The primary goal in diabetes management is getting your blood sugar as close to normal as possible. Your doctor can help you determine your blood sugar goals, but in general, those numbers range from 90 to 130 milligrams per deciliter before meals and less than 180 milligrams per deciliter two hours after a meal. The carbohydrates you eat affect your blood sugar. A diabetic diet helps you control the amount of carbohydrates you eat each day and at each meal for better blood sugar management. Good blood sugar control may reduce your risk of diabetes-related complications.

Symptoms of Diabetes in Cats

If your cat presents with any of the symptoms of diabetes in cats listed below, schedule a vet visit immediately. Feline Diabetes is a life-threatening medical emergency requiring immediate medical treatment.

  • Increased thirst (polydipsia)
  • Increased urination (polyuria)
  • Increased appetite (polyphagia)
  • Weight loss, despite eating more food
  • Poor coat (dull, flakey dandruff)
  • Behavioural and/or mood changes
  • Decreased appetite (anorexia)
  • Diarrhea
  • Vomiting
  • Lethargy, limpness and/or weakness
  • Weakness in hind legs, difficulty walking or jumping (Neuropathy)
  • Breath which smells fruity or like nail polish (DKA)
  • Breathing abnormalities Impaired vision (caused by cataracts)

Some of the symptoms of feline diabetes mentioned above can be the result of other serious medical issues. It is strongly recommended if your cat presents with these symptoms a physical exam including complete blood work and a full urinalysis be scheduled as soon as possible.

Diabetes sneaks up

Diabetes in cats usually sneaks up on the owner. Cats seem to be able to physically tolerate higher than normal range BG better and for a longer time than most species, up to a point. It can take weeks or months for symptoms of Feline Diabetes (FD) to develop to where an owner realizes there is something wrong – sometimes even years if the FD is brewing at a low level. The cat may not show any of the classic signs of FD until chronic high blood glucose leads to sugar in the urine and it becomes a life-threatening medical emergency.

Drinking more water is usually the first symptom an owner notices; perhaps they find their cat seems to have a new fixation on dripping water taps, or even seeking out water from the toilet bowl. An owner may also notice their cat’s appetite has increased to being ravenous – for some cats to the point of wanting up to three times more food per day. Weight loss in spite of significantly increased food intake is also a symptom of diabetes in cats; as are an unkempt coat and flakey dandruff.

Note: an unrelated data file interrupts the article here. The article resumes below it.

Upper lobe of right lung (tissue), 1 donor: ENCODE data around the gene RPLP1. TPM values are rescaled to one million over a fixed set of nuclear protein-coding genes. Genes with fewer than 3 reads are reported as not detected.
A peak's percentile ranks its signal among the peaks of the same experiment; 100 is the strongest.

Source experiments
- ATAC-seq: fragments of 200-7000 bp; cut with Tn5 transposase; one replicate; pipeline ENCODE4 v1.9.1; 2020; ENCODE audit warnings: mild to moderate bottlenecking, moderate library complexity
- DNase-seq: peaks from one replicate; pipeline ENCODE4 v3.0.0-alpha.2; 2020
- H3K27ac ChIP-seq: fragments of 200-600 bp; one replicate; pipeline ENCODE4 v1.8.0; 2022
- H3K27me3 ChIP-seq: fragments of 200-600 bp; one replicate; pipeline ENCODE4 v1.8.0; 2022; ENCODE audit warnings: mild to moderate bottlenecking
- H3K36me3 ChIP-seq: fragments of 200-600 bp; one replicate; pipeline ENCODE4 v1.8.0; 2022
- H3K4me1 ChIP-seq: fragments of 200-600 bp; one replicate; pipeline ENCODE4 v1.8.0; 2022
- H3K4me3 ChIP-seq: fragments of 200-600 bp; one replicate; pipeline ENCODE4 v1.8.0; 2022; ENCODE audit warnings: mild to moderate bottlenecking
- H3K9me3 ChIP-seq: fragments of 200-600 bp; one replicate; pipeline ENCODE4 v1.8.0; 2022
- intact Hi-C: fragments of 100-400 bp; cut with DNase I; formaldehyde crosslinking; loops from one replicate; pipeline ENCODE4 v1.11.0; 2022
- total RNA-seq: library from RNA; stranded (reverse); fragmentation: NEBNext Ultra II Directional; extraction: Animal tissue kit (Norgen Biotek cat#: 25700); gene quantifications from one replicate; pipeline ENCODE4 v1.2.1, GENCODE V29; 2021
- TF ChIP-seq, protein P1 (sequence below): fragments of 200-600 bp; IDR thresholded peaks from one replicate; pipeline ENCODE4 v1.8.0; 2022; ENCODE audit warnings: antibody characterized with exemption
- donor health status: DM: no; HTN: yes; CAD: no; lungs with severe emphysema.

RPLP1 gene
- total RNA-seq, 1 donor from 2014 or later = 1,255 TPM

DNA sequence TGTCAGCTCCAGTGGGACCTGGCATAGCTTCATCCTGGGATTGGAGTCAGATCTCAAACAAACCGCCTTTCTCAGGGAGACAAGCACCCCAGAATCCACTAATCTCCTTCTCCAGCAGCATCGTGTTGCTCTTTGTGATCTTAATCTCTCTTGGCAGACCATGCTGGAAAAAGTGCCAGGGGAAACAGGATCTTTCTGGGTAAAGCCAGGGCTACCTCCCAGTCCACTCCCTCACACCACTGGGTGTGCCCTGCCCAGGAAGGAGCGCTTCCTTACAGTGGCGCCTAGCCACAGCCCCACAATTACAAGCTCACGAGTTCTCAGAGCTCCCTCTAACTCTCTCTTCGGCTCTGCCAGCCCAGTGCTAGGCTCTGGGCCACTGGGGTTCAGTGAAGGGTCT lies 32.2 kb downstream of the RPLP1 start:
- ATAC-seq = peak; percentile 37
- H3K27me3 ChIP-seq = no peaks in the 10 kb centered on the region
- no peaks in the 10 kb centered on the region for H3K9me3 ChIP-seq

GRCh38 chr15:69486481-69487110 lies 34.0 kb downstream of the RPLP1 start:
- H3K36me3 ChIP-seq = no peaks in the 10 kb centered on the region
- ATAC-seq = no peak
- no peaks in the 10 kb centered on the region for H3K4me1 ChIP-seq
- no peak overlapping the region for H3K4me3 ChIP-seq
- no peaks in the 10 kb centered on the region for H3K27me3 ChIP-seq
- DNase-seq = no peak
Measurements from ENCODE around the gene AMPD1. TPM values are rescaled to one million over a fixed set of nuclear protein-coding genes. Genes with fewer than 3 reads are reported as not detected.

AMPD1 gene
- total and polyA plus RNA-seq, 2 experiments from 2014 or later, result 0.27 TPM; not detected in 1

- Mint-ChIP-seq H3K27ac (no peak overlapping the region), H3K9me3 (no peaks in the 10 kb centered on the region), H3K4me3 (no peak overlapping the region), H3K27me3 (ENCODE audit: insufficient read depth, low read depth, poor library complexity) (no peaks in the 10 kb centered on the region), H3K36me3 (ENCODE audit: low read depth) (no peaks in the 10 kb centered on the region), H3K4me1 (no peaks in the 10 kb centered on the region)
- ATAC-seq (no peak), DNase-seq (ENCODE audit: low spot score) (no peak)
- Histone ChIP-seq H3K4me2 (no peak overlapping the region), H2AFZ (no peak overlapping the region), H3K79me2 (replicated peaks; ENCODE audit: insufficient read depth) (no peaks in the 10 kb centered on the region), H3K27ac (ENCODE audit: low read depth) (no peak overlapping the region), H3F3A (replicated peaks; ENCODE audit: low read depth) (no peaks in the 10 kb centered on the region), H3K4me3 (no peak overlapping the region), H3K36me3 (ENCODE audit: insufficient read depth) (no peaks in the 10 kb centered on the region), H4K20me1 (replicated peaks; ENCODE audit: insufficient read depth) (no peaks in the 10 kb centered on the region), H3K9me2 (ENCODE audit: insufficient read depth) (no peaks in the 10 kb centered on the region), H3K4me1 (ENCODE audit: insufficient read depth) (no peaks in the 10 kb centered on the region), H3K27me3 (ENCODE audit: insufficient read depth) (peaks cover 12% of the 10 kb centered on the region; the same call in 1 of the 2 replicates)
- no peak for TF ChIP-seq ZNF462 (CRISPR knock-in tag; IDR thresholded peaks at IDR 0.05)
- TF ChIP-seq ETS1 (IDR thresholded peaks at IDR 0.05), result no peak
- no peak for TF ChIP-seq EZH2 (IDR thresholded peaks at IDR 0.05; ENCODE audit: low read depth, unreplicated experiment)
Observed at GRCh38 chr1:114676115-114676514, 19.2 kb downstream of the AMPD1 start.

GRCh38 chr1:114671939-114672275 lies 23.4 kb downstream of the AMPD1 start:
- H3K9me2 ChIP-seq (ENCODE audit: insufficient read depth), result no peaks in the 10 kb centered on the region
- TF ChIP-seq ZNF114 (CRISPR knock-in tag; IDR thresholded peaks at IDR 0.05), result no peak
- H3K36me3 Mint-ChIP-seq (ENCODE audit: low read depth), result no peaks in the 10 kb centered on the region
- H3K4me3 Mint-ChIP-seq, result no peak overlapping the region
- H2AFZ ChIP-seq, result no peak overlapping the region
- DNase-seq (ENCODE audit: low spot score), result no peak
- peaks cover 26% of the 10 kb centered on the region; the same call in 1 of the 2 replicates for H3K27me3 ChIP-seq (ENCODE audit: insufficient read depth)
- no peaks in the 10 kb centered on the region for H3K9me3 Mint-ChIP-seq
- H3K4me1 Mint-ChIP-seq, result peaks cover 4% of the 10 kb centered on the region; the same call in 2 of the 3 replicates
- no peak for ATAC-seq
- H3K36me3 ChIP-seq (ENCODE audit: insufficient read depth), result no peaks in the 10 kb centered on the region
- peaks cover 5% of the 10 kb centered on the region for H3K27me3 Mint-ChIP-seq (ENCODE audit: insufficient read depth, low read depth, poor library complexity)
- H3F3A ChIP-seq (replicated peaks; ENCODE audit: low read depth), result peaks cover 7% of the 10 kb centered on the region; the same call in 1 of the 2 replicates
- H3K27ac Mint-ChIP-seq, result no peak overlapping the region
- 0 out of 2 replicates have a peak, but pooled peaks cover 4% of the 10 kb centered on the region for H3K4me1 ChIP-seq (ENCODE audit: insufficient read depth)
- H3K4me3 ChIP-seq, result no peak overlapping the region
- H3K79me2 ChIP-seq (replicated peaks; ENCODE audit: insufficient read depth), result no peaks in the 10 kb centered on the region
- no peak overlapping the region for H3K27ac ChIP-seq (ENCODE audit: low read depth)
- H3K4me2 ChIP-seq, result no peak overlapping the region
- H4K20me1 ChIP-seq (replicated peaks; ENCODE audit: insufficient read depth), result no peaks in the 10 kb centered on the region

The cat may seem to be “off”, showing signs of lethargy, a lack of interest in play and avoiding family and favorite resting spots. Yet another symptom of diabetes in cats is the development of muscle weakness (Neuropathy) due to nerve damage – the cat may have trouble climbing stairs, jumping and getting in and out of the litter box. Increased urination is one more symptom of feline diabetes in cats and may cause inappropriate elimination in places that the cat would not normally do their business.

Treated Early and Properly

Feline Diabetes is not a death sentence.

If treated early and properly with insulin shots and species appropriate diet, many cats live long and happy lives even though they are diabetic. For more information on how to properly care for your diabetic cat, please join the Diabetic Cat Care Forum.

Diabetic Cat Care’s forum is a friendly, compassionate, global community offering lots of support, and a wealth of knowledge based on shared experiences among members who are diabetic cat owners, just like you. DCC’s forum contains our TR College of Knowledge, which includes information on a wide variety of topics that affect our diabetic cats, such as:
• How TR works to quickly improve your diabetic cat’s health.
• How to practice TR with PZI, Lantus, Caninsulin and other insulin types.
• How other illnesses and medical conditions affect diabetic cats.
• How properly identify a species appropriate diet for diabetic cats.

As mentioned above, for more information on how to properly care for your diabetic cat, please join the Diabetic Cat Care Forum.

How to Improve Your Health as a Diabetic

How to Improve Your Health as a Diabetic

We all need to avoid toxic relationships. But I would argue that, more than most people, those of us who have diabetes need to avoid toxic relationships. These poisonous relationships can get you down, and diabetes and depression go hand in hand. When you are depressed, you are less likely to manage your diabetes as well as you would otherwise.

The worst type of toxic relationships for people with diabetes can be those that are closest to us because they can make such an impact on your daily health and mental well-being. The worst is when your partner doesn’t support the way you are managing your diabetes and actually discourages it.

Learning the hard way

I learned that lesson the hard way. Not only did one of my partners subtly mock my efforts to lose weight, but her example of not caring for her own health was a big factor that led me to gain almost 80 pounds in the 10 years we lived together. I left the relationship only after I also had been subjected to emotional abuse for more than a year.

You don’t need to have experiences like this.

Toxic relationships research